Kochi Castle 高知城
Kochi Castle, in Kochi Prefecture in the south of Shikoku, is a completely original castle, one of only twelve of the hundreds of castles still standing in Japan. The complete Edo Period inner citadel (honmaru) of Kochi Castle is still intact.
History of Kochi Castle
First constructed between 1601 and 1611 by Yamauchi Kazutoyo, the feudal lord (daimyo) of Tosa, Kochi Castle burnt down in 1727 and was rebuilt between 1729-1753. The buildings you see today at Kochi Castle date from that time, with the exception of Otemon Gate, which survived the fire.
Yamauchi Kazutoyo was located here from Kakegawa, in present-day Shizuoka Prefecture, after his efforts for Tokugawa Ieyasu at the Battle of Sekigahara in 1600. Previously he had served with distinction both Oda Nobunaga and Toyotomi Hideyoshi. The original castle was designed by Dodo Echizen, a renowned castle architect, and constructed with materials from the surrounding area.
The reconstruction of the fortress in Kochi took place in the middle of a period of prolonged peace in Japan so the feudal lord of the day had his living quarters (kaitokukan) situated on the ground floor looking out on to a pleasant garden planted with cherry trees and plum trees.
Kochi Castle Buildings
The huge Otemon Gate is the main entrance to Kochi Castle and has two floors with the upper floor serving as a watch room above the gate doors. This is the oldest surviving part of Kochi Castle. It was first built in 1610 and then rebuilt in 1664. The square-shaped ground in front of the gate, known as a masugata, forms a box to trap any invading forces and rain fire on them from three sides. The main beams of the gate are zelkova reinforced with copper plates.
The 18.5m-tall castle tower (donjon) is registered as an "Important Cultural Property" and has three external levels on six floors. The tower was rebuilt in 1749 according to the original design. The curving eaves of the tiled roof earned Kochi Castle the nickname of "Hawk Castle."
On the north east corner of the tower are spikes embedded in the wall known as "ninja repellents" which are unique to Kochi Castle. The feudal lord's reception suite (kaitokukan) within the tower consists of several rooms including an entrance hall, guard room and the lord's chamber - a step high than the other rooms to emphasize his superior status. There is also a hidden room to hide soldiers to protect the daimyo.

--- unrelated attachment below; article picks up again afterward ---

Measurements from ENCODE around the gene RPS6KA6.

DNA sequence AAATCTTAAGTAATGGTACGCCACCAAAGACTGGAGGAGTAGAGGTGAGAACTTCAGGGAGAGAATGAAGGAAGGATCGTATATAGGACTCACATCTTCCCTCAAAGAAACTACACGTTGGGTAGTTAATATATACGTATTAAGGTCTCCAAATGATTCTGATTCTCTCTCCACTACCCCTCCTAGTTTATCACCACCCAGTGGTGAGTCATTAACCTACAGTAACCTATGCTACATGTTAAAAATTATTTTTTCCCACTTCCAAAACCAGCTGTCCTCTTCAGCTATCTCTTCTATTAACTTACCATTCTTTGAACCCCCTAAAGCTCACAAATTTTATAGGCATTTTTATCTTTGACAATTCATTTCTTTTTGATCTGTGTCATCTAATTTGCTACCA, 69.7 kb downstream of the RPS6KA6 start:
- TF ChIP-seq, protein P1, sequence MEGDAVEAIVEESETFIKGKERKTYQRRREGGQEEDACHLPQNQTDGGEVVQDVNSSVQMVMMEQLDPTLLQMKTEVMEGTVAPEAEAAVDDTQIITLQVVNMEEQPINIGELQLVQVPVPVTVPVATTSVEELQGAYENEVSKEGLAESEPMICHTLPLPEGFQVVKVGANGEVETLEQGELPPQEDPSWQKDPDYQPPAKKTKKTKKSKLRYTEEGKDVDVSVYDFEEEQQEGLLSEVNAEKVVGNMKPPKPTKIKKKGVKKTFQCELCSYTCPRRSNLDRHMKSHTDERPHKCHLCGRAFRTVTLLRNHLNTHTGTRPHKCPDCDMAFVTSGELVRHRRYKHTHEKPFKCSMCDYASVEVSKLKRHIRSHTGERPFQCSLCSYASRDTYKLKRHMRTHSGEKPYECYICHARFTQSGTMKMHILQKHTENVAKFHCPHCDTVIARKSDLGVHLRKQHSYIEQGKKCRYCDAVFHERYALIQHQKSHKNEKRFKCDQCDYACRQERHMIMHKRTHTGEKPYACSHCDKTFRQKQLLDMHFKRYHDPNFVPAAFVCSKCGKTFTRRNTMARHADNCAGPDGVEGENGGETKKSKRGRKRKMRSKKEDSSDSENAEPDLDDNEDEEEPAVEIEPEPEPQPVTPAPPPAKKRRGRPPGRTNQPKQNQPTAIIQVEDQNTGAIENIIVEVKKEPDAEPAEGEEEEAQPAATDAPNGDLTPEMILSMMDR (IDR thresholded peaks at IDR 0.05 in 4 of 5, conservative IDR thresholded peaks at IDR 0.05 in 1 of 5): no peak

The interior of the tower now serves as a castle museum with displays of photographs of other castles in Japan, a palanquin, models of samurai warriors and information on historical figures associated with Kochi Prefecture such as the omnipresent Sakamoto Ryoma and Itagaki Taisuke.
Other buildings in the inner citadel are the Corridor Gate, a storehouse and East and West Row Houses built on stone foundations and the Black Iron Gate.
The impressive black-painted, two-storey Tsumemon Gate acts as a corridor between the inner citadel and the outer citadel, with the second floor used as a guardroom and the first floor a storeroom for salt and other provisions in case of a siege. The name Tsumemon comes from "tsumeru" meaning to be on duty.
On a clear day, there are good views over Kochi town stretching out below from the top of the donjon.
The Kochi Castle grounds are now known as Kochi Park and contain a number of other attractions, including the Kochi Literary Museum, which is designed as if it were part of the castle walls.
Just outside the main entrance to Kochi Castle is an equestrian statue of Yamauchi Kazutoyo and just inside the entrance to your right another statue, this time of Itagaki Taisuke, a founder of the Meiji Period (1868-1912) People's Rights Movement and a native of the area. Close by is a further statue, this time of Chiyo, the loyal wife of Kasutoyo Yamauchi, who was featured in a popular NHK Taiga drama.
Of particular interest in Kochi Castle grounds is the impressive main gate (Otemon), a "Trick Gate" that lead potential attackers outside the castle and the beautifully restored Tsumemon that connected the Ni-no-Maru (second citadel) of the castle with the inner sanctum.
Tel: 088 824 5701
Admission: 400 yen
Hours: 9am-5.pm (last entry 4.30pm)
Access - Getting to Kochi Castle
Kochi Castle's main entrance is at the end of Otesuji, where the Sunday market is held. The nearest tram stop to the start of the market is Hasuikemachi-dori. Koji-jo-mae tram stop is a short walk from the main entrance of Kochi Castle.
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